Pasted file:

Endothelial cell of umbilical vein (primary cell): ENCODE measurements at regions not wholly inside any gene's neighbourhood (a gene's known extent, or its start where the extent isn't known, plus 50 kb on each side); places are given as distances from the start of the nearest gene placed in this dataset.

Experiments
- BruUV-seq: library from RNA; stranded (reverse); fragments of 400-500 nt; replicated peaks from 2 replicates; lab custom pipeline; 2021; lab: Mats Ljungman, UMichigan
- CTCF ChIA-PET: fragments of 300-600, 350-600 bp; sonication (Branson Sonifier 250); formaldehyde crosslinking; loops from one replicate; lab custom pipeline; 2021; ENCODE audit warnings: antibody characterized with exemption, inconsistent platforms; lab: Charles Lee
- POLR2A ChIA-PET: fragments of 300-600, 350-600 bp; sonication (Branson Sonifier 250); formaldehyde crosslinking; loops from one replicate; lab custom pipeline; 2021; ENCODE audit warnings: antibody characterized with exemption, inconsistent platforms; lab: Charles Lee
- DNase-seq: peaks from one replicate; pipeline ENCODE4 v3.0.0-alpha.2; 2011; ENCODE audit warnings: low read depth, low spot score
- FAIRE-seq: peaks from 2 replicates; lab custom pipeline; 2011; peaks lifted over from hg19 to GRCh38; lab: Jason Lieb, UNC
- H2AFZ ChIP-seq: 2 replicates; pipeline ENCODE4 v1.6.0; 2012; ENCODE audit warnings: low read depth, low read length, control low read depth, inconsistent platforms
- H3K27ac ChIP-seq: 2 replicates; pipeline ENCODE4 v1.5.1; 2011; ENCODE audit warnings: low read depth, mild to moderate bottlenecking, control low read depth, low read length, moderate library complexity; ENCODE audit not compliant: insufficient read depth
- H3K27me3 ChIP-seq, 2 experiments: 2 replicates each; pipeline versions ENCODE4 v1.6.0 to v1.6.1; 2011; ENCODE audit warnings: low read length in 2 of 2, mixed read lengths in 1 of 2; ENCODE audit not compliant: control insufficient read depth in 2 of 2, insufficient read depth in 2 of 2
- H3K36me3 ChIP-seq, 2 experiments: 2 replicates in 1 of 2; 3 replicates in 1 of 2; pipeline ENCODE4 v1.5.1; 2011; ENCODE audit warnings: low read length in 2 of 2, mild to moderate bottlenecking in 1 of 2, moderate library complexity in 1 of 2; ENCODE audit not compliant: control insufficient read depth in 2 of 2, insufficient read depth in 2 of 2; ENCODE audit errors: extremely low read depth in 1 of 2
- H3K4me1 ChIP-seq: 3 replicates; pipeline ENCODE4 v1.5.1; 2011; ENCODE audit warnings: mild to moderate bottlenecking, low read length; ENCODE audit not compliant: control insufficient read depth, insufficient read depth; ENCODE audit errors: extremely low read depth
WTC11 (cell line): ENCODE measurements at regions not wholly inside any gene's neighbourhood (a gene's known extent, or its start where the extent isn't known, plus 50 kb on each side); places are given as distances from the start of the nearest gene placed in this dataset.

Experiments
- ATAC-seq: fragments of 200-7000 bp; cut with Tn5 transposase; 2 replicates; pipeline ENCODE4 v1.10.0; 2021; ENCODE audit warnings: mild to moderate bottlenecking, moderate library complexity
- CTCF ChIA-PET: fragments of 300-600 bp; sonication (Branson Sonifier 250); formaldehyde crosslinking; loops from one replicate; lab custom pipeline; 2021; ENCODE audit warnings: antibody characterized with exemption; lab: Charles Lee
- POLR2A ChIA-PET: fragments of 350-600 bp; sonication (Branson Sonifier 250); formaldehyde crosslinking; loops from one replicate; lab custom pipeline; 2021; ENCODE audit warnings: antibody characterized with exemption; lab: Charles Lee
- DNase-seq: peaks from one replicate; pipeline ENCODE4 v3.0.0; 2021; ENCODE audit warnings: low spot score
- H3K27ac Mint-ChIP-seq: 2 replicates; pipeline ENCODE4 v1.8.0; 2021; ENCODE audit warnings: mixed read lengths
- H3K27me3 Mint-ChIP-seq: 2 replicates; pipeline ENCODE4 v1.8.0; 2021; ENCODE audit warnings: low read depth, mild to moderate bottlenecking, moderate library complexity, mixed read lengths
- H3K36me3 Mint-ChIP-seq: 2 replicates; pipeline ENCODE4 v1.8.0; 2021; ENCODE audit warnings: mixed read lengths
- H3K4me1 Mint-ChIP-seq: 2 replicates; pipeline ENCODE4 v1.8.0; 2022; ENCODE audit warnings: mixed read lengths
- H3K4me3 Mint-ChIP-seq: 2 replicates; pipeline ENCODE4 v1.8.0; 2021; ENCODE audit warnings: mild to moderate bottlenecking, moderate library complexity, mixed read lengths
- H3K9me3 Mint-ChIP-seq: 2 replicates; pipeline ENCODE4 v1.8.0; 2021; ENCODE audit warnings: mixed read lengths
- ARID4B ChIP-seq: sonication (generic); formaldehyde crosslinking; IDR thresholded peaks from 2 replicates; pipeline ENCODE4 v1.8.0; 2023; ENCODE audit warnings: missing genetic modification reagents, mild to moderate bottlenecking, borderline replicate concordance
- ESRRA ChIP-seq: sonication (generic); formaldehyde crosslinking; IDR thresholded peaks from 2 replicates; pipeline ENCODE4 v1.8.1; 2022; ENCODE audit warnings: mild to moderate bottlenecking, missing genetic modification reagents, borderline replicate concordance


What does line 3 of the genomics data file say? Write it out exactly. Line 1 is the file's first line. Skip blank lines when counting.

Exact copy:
- BruUV-seq: library from RNA; stranded (reverse); fragments of 400-500 nt; replicated peaks from 2 replicates; lab custom pipeline; 2021; lab: Mats Ljungman, UMichigan